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What is a diamond problem in Object-Oriented Programming?

Behzad Ahmad

Inheritance is a key feature of object-oriented programming that involves acquiring or inheriting all of the attributes and behaviors of one class and then extending or specializing them.

Inheritance can be seen everywhere in the world. For example, a newborn child inherits attributes (hair, color, etc.) from their father and mother. But after acquiring attributes from their parents, they also develop their own personalities on top of those attributes.

Example

Consider the example of a car.

widget

Both electric and gasoline cars inherit the properties of a car.

Now, there is a special case if there is another class – a Hybrid class, for example – that inherits both the Electric and Gasoline class. We can see in the diagram that it will form a diamond.

widget

The hybrid car is both an electric car and a gasoline car. These kinds of special cases will result in a diamond problem.

This diamond creates a problem, because now the Hybrid class has two copies of the Car class for each path.

Let’s look at the following code snippet.

#include <iostream>
using namespace std;

class Car
{
  public:
    Car()
    {
      cout << "Car Constructor" <<endl;
    }

};

class Electric : public Car
{
  public:
    Electric()
    {
      cout << "Electric Constructor" <<endl;
    }
};

class Gasoline : public Car
{
  public:
    Gasoline()
    {
      cout << "Gasoline Constructor" <<endl;
    }
};

class Hybrid : public Electric , public Gasoline
{
  public:
    Hybrid()
    {
      cout << "Hybrid Constructor" <<endl;
    }
};

int main() {
  Hybrid h;
  return 0;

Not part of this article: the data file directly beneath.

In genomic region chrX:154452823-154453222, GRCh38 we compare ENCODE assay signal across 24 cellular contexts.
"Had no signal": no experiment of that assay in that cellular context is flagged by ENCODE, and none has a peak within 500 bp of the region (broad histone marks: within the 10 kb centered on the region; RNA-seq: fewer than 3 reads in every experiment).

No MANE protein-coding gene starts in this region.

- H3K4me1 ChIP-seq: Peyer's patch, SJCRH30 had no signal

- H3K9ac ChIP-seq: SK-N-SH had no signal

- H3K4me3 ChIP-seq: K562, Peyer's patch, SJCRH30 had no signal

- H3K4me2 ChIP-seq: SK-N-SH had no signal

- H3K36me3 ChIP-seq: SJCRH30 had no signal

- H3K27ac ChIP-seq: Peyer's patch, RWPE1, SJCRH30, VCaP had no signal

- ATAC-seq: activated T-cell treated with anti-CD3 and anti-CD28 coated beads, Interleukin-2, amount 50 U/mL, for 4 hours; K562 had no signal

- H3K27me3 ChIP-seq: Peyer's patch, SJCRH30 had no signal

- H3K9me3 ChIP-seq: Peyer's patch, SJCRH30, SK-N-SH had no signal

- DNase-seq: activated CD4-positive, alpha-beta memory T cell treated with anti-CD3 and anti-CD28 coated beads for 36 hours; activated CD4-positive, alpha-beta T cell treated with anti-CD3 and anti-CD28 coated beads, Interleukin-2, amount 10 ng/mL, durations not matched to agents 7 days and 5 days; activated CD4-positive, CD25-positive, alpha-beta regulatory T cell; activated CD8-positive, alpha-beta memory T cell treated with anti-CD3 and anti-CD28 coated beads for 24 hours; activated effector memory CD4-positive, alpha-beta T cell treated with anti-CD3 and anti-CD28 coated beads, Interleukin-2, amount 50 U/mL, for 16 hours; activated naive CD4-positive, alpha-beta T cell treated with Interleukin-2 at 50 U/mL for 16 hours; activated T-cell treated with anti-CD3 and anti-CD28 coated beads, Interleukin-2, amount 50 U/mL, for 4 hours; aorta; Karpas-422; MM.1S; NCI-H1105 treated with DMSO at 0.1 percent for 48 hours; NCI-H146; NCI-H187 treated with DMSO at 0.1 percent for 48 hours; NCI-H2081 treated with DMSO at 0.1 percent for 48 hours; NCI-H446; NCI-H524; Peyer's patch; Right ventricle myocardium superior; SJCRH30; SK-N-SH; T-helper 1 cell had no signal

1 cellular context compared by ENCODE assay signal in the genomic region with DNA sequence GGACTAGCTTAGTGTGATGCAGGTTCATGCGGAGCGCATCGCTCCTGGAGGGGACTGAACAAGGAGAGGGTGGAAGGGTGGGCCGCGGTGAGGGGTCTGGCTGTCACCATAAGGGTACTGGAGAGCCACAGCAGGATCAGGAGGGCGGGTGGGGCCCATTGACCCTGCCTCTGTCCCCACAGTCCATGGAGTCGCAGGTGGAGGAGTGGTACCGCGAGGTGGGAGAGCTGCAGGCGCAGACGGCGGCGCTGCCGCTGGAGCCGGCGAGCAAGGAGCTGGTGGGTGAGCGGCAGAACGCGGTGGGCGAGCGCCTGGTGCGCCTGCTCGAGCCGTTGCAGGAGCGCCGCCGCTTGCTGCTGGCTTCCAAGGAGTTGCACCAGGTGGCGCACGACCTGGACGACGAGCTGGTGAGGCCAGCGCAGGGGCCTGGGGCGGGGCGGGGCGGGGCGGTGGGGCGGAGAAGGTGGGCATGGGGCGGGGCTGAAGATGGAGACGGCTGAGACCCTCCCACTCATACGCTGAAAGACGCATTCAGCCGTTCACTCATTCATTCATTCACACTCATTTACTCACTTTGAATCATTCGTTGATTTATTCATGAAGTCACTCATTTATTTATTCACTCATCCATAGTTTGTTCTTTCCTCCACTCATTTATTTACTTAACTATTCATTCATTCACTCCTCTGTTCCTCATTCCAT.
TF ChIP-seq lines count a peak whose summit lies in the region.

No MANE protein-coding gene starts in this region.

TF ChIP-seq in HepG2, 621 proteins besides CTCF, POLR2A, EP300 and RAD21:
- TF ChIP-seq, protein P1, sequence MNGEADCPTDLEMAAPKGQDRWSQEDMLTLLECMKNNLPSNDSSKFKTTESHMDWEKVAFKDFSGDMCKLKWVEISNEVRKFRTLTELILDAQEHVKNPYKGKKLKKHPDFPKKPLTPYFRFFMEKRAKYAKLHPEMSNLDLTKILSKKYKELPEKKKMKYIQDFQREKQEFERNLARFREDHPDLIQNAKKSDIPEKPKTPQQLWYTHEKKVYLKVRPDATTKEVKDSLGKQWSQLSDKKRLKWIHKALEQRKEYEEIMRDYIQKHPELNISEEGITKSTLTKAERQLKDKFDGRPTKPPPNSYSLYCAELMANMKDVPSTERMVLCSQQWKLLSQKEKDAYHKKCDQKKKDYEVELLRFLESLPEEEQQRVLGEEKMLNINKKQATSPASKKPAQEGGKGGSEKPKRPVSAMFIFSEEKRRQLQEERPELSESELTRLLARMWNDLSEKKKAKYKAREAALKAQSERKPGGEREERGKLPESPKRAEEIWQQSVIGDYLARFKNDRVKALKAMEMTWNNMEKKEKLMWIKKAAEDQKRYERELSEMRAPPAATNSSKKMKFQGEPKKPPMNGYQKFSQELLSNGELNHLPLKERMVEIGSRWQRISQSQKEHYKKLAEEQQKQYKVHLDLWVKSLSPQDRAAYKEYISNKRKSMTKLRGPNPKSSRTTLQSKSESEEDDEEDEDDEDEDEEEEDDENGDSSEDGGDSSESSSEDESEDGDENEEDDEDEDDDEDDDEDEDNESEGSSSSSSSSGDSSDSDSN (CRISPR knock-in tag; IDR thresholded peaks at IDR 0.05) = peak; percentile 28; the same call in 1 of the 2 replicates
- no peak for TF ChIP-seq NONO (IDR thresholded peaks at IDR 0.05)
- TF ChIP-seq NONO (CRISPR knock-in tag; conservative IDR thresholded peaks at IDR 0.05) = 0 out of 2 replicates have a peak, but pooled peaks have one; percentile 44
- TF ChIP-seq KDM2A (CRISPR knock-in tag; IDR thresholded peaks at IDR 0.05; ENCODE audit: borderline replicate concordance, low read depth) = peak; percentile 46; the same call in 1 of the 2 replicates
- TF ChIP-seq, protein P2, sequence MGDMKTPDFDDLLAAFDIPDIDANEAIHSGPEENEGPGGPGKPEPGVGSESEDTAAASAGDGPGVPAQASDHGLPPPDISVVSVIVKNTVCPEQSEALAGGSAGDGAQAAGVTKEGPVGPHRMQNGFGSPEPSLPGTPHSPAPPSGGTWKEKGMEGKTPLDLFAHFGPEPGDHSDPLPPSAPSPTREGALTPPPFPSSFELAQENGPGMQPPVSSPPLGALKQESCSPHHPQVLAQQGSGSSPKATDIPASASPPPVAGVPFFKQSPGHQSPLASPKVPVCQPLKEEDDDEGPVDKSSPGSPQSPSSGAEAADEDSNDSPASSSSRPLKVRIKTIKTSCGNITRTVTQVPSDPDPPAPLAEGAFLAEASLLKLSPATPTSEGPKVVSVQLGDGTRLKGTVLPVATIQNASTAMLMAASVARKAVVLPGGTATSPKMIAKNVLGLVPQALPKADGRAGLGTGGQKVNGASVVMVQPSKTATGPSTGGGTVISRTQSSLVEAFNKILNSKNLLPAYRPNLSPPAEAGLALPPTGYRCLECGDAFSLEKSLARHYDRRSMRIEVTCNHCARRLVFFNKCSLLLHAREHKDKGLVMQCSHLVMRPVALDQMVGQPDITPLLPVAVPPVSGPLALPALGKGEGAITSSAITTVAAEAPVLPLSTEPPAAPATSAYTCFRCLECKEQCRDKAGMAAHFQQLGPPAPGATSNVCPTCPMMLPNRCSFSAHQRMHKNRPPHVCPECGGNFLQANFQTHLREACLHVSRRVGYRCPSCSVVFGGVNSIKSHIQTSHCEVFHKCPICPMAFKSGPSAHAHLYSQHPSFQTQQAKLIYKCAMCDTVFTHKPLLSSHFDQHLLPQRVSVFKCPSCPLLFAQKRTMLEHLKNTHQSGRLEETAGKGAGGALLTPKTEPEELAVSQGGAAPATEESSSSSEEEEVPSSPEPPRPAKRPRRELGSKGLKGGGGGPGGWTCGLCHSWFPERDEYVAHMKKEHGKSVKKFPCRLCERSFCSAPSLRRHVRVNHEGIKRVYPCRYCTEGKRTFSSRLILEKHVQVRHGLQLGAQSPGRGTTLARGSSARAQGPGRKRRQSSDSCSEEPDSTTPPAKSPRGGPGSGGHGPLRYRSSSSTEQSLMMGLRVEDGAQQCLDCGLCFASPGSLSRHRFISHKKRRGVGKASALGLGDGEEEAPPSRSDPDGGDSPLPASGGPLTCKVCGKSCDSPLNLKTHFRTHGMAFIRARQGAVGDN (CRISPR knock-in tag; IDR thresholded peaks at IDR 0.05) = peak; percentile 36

}

If you make a Hybrid class object in the main, you see that the Car Constructor is called two times. This is because of the diamond problem. The Hybrid class object has two copies of the Car class for each of its parents, respectively.

This might not appear to be a big issue. For larger programs, however, in which the grandparent also contains tens of classes above it, the overhead of this duplication is tremendous.

The above problem can be solved by writing the keyword virtual. We will make both the Electric and Gasoline classes into virtual base classes.

#include <iostream>
using namespace std;
class Car
{
  public:
    Car()
    {
      cout << "Car Constructor" <<endl;
    }
    

};
class Electric : virtual public Car
{
  public:
    Electric()
    {
      cout << "Electric Constructor" <<endl;
    }
};
class Gasoline : virtual public Car
{
  public:
    Gasoline()
    {
      cout << "Gasoline Constructor" <<endl;
    }
};
class Hybrid : public Electric , public Gasoline
{
  public:
    Hybrid()
    {
      cout << "Hybrid Constructor" <<endl;
    }
};
int main() {
  Hybrid h;
  return 0;
}

After updating the code, we can see that the hybrid object only contains one Car class copy.

RELATED TAGS

oop
c++
c

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Behzad Ahmad
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